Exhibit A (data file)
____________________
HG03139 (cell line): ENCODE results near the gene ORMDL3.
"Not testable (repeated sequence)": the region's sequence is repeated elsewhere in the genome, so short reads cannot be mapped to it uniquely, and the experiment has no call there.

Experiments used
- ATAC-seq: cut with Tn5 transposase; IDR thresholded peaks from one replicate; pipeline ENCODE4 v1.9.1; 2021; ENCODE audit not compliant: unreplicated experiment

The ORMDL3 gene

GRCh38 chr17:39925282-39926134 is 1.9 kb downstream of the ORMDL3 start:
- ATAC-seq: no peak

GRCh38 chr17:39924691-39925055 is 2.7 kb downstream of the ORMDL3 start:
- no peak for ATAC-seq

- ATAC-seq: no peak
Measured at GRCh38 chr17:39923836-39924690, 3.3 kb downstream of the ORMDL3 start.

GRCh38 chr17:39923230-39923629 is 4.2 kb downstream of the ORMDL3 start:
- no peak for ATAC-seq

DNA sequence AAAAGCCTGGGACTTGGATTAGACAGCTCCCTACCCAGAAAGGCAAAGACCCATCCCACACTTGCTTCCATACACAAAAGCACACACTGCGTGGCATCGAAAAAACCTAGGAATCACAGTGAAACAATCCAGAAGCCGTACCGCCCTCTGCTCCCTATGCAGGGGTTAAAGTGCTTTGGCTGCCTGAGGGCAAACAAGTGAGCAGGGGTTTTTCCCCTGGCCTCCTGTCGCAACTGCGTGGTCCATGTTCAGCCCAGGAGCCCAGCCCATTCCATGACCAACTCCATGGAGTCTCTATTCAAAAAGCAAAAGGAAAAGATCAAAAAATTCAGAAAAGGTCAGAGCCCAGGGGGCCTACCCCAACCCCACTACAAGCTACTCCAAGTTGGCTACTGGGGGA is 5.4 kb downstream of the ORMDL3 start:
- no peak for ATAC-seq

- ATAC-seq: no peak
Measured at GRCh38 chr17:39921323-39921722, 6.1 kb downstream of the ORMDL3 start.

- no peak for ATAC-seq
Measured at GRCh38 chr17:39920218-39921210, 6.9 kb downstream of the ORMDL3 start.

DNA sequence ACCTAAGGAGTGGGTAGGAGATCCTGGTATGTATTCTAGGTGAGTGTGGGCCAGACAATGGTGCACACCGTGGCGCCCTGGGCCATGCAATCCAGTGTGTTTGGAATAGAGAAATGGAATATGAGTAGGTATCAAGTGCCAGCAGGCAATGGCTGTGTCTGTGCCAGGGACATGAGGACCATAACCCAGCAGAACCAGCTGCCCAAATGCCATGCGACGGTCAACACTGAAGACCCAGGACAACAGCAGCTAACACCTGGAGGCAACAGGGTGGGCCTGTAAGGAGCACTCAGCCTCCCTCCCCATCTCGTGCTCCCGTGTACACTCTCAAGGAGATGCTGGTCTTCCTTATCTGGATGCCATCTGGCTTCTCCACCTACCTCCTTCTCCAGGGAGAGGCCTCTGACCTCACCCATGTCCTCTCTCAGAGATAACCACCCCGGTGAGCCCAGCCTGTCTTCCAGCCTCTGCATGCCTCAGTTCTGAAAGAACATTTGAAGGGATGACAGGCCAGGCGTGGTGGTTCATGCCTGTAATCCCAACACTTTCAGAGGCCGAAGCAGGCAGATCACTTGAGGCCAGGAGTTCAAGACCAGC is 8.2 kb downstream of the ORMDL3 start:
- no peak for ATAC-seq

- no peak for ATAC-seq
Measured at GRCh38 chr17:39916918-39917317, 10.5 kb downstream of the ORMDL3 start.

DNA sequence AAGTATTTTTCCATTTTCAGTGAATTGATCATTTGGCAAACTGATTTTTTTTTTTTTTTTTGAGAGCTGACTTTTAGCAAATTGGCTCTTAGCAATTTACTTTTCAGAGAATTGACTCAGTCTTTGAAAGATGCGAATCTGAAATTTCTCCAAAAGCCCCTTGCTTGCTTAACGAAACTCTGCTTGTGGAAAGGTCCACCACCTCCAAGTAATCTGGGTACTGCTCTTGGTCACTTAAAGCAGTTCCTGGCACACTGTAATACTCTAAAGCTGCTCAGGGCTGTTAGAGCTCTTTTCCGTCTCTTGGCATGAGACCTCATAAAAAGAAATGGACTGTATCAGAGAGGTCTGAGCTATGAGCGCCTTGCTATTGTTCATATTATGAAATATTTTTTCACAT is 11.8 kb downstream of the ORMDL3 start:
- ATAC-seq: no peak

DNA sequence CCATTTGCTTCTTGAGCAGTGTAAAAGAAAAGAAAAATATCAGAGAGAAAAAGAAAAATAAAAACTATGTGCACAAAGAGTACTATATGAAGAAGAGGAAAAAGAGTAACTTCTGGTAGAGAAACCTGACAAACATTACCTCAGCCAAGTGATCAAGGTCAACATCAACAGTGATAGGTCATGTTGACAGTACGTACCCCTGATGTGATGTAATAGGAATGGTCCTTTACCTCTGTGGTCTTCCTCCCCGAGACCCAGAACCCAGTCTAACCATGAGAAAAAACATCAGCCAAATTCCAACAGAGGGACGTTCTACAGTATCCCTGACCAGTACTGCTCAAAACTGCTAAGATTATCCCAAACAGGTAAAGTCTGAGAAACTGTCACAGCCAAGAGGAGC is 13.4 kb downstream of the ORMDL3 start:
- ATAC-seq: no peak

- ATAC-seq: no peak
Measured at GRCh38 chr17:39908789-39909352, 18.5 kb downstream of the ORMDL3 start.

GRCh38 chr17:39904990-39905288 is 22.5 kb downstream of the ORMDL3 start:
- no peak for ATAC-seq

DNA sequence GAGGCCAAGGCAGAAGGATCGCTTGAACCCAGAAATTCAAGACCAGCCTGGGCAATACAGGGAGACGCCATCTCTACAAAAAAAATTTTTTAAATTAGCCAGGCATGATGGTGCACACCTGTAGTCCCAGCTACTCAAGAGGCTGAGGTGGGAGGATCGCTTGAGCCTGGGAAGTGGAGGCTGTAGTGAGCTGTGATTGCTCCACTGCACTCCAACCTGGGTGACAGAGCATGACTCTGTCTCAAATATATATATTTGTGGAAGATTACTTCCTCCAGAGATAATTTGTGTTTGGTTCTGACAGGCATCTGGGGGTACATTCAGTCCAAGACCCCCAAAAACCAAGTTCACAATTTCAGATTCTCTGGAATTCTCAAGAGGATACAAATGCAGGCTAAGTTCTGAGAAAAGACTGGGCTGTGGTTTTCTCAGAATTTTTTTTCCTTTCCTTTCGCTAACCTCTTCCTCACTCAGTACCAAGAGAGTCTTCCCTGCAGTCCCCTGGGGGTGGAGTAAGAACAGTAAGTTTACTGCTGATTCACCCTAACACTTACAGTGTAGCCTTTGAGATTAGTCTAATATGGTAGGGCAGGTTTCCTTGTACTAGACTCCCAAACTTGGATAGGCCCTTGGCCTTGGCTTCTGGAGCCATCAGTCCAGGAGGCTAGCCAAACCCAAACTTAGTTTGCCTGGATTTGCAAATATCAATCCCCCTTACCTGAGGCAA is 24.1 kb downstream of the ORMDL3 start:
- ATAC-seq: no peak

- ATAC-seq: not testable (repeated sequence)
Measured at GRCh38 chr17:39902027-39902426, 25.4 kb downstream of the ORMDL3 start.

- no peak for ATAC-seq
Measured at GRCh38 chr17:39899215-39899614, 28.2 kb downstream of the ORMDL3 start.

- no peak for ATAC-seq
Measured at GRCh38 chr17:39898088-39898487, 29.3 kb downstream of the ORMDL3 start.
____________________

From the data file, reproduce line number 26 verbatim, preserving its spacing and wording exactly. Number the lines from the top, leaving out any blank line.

DNA sequence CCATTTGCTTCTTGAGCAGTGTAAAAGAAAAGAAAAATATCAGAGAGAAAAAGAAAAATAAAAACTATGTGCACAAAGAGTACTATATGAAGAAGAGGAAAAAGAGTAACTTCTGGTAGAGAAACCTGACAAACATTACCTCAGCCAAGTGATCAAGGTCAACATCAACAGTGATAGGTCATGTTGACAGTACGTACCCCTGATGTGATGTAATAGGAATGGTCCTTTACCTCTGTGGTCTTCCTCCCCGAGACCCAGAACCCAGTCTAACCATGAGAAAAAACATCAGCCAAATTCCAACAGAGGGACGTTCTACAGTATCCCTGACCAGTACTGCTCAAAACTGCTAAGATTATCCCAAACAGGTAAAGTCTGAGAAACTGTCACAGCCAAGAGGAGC is 13.4 kb downstream of the ORMDL3 start: